Whole Foods' Pricey, Personal Formula Could Put Pressure On N.H. Farmers
Whole Foods opened its first New Hampshire store in Nashua last month. It plans to add stores in Bedford and Portsmouth by 2016.
It’s an open question whether the Texas-based chain known for high-end natural and organic products can compete with farmers markets on the one hand and with the reopened Market Basket, or the grocers that saw their business grow as the Demoulas family feuded.
Whether or not you’re a foodie or a locavore, the Whole Foods market in Nashua treats you like one. Crates are piled high with gleaming fruits and vegetables, and signs are posted with details on animal welfare ratings and sustainability.
All give customers assurance they’re choosing foods wisely.
So too, do the cameo appearances by local suppliers, like Dennis Chesley of the New Hampshire Mushroom Company.
"We grow them. We try to make them feel like they're still out in the woods. So we grow them on bags full of hardwood sawdust along with some wheat and a little bit of water."
Creating a health-conscious consumer who connects with its community is a formula that’s worked well for Whole Foods. In fact so well, plenty of competitors have jumped in. Supermarkets like Hannafords and Shaws now sell products from New Hampshire farms, and promote local causes.
And big box retailers are also getting into the grocery business.
"Wal-Mart has become the number one food retailer in the country, basically overnight."
That’s Kevin Griffin of the Griffin Report of Food Marketing. He says while almost every retailer is selling food, Whole Foods still stands apart.
"The average consumer that goes into Whole Foods is looking for a premium product and they're not as focused on price as much as the average consumer."
Phil Lembert disagrees with that assertion. Lembert’s a columnist with the trade publication, Supermarket News.
"Everybody is looking to save money, which is why we've seen the Whole Foods' market value - their stock price - drop."
Lempert says all markets -- Whole Foods included --will need to appeal to a broader customer base to keep the cash registers ringing. And with more and more farmers markets , dozens in New Hampshire alone and eight thousand nationwide, people seeking fresh food have more options.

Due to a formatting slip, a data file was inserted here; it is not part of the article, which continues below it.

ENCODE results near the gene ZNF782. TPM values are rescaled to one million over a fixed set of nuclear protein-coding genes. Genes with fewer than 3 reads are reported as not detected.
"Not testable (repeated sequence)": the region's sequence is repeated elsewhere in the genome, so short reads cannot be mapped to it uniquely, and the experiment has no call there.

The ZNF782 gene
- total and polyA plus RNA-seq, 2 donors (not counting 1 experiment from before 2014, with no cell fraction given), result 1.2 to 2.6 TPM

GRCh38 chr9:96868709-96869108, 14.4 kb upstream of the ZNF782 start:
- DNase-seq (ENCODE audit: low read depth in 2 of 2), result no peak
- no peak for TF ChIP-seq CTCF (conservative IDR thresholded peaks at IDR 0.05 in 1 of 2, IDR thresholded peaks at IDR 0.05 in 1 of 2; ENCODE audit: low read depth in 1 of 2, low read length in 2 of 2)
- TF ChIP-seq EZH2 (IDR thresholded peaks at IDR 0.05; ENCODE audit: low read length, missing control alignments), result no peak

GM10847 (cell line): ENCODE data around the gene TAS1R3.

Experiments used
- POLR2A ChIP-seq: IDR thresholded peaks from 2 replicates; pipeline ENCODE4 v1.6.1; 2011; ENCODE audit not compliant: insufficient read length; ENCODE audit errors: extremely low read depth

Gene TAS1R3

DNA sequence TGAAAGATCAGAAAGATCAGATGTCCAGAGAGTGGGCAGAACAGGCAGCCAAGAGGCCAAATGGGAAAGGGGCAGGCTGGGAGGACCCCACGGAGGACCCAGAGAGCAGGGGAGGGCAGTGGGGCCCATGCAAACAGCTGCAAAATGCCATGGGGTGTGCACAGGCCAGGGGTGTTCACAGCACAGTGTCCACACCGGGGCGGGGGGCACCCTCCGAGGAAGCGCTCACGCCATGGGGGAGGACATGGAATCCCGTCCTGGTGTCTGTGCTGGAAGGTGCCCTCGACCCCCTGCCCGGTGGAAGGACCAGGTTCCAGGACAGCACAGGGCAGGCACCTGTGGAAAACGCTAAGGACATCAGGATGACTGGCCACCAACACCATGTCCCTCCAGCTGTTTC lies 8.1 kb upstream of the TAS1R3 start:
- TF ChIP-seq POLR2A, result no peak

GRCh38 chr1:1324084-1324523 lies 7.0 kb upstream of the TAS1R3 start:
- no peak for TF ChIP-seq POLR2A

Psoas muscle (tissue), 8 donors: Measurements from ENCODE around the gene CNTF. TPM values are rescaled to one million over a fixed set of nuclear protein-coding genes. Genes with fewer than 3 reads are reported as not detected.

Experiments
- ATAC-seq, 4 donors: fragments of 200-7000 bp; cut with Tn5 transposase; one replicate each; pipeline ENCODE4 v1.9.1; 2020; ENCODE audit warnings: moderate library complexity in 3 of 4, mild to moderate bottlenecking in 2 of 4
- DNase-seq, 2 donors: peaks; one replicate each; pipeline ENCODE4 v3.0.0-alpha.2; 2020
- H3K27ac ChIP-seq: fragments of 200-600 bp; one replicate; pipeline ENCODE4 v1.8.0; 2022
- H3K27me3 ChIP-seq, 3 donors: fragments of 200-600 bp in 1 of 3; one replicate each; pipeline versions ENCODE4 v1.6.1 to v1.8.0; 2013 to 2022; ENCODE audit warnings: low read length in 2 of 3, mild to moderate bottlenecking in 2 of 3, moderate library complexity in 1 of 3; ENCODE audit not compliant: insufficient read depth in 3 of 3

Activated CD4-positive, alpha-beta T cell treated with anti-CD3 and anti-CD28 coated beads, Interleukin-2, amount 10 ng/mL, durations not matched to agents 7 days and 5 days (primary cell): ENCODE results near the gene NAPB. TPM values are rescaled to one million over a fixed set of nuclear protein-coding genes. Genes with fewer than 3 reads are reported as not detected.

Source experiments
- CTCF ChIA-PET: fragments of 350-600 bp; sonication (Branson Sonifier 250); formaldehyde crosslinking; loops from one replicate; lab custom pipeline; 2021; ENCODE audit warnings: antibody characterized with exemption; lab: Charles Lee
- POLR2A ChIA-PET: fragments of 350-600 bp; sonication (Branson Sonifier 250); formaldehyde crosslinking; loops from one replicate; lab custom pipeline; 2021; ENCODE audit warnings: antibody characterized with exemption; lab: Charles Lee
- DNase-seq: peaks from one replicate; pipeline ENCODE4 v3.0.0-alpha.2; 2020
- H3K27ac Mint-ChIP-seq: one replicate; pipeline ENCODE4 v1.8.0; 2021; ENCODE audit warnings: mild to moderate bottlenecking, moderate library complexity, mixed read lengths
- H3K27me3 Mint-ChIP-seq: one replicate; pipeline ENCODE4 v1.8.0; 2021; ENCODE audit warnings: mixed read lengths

Adrien Lavoie steps down from his tractor on his 250-acre farm in Hollis.
"There are real sweet like a Fuji..."
Lavoie’s been selling his locally grown produce since the 90s.
"The biggest change I've seen is people moving away from buying baskets of tomatoes, multiple dozens of corn, buying ingredients to make their meals as opposed to buying little bits of something or more prepared things."
Lavoie says he loses out to retailers that offer pre-cut and prepared items. And he’s watching his new neighbor warily.
"As the crow flies, they're two miles from my farm. They're awful close. It's hard to compete. If [the customers] find fairly local food they like over there, they may come away from the farm stands and go to more convenience over there."
That’s certainly what Whole Foods is banking on. And on this late afternoon, more than a few customers are kicking back in the lounge with sandwiches and beer.
In-store cafes and are a growing trend in supermarkets. The added revenue stream improves margins and helps a high-end grocer like Whole Foods compete on price.
Right now the chain has about 400 stores.
Laura Derba leads Whole Foods North Atlantic Region. She suggests that’s only the beginning.
"Twelve hundred stores is our long-term goal. So our volume alone brings down the cost of those goods."
Whether Whole Foods will ever shed its "Whole Paycheck" image remains to be seen. But in the meantime, New Hampshire food shoppers – at least those near Nashua – have new options for kale, almond milk, wheat berry salads – and beer.